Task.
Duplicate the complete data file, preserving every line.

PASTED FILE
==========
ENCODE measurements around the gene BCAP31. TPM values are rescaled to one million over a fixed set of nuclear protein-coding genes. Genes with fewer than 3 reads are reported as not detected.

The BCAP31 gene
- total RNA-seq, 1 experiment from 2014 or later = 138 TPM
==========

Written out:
ENCODE measurements around the gene BCAP31. TPM values are rescaled to one million over a fixed set of nuclear protein-coding genes. Genes with fewer than 3 reads are reported as not detected.

The BCAP31 gene
- total RNA-seq, 1 experiment from 2014 or later = 138 TPM